I’ll readily admit that about a decade ago, I was first lured to the stock market because I was uninformed.  I wanted a quick ‘out’ to the life situation that I was in.  I didn’t want to work in my particular industry any more and had no attractive options and I thought that getting “rich” with stocks was the way out.  Less than a year later, I learned the very hard way that approaching stock investing in this manner, which is actually gambling as mentioned above, is a sure-fire way to lose money in the stock market.

People only seem to like bad news and so you almost never hear about the everyday, next-door-neighbor investors who do quite well in the stock market, some of who are the ‘millionaires next door’.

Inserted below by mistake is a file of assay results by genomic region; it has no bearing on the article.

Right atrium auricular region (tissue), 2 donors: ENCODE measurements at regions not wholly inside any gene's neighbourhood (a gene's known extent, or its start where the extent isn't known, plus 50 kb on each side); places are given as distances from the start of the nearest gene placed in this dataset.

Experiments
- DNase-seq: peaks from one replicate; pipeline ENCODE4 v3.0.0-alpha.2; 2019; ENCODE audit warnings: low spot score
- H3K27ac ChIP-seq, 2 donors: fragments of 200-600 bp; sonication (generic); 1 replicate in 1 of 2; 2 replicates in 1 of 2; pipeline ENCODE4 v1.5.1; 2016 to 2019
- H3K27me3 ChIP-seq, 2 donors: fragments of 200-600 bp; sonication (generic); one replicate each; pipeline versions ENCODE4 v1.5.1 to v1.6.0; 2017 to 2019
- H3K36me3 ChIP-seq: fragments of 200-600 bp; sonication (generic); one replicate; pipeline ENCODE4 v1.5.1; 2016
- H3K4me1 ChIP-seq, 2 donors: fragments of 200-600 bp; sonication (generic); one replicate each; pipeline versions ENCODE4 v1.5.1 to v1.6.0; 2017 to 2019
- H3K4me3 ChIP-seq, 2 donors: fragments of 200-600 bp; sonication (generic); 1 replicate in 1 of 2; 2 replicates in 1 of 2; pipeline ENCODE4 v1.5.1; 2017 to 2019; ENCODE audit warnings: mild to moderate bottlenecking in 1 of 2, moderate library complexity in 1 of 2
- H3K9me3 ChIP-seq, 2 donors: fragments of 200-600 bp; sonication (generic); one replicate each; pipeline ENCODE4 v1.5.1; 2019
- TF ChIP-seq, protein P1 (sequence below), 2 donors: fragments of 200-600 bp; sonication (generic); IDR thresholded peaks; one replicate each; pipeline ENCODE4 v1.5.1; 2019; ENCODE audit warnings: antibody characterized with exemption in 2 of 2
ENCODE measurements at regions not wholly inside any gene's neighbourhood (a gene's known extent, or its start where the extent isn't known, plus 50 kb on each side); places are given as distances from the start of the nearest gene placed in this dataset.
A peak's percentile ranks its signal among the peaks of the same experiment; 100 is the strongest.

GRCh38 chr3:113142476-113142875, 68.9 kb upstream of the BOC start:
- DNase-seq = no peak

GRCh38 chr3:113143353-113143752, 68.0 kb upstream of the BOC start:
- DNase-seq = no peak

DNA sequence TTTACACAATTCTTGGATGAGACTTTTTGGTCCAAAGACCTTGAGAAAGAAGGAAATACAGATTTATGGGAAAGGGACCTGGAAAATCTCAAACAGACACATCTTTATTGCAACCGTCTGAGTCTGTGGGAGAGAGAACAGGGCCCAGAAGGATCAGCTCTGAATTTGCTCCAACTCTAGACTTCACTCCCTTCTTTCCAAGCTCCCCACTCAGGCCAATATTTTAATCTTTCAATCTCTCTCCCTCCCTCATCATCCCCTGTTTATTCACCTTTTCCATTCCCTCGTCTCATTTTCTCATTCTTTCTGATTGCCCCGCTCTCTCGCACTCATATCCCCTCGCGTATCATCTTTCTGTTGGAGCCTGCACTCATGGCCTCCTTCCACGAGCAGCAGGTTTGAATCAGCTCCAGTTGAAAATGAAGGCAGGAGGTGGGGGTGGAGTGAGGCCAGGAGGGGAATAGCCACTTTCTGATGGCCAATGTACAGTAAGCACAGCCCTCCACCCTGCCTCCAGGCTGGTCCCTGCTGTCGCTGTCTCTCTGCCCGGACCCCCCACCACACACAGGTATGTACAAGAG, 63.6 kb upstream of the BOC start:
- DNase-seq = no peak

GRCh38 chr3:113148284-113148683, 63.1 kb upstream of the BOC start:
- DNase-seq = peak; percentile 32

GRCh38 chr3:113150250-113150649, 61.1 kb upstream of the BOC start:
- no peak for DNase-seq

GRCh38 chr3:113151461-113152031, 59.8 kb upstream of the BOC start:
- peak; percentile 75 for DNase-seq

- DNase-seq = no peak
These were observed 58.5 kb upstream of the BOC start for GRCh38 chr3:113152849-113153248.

Only after several years did I finally have a paradigm shift as to what its true purpose is.  As a result, I make very ‘solid returns’ on most companies that I invest in, enough to far outweigh the losses of my few losers (which even the best investors have from time to time).  Only by having a very long-term mindset can one achieve such returns, a mindset of seeking to slowly build wealth over the course of several years and not a day-trading or get-in-and-out-quick or buy-low-sell-high ‘time the market’ mentality.

Stocks vs. Companies

What helped me with this paradigm shift was not only the harsh life lesson of getting slammed due to my wrong perception of the stock market a decade ago, but also doing a lot of reading and thinking since then about what stocks and the stock market and investing in them really are, not what the media and other uninformed people think they are.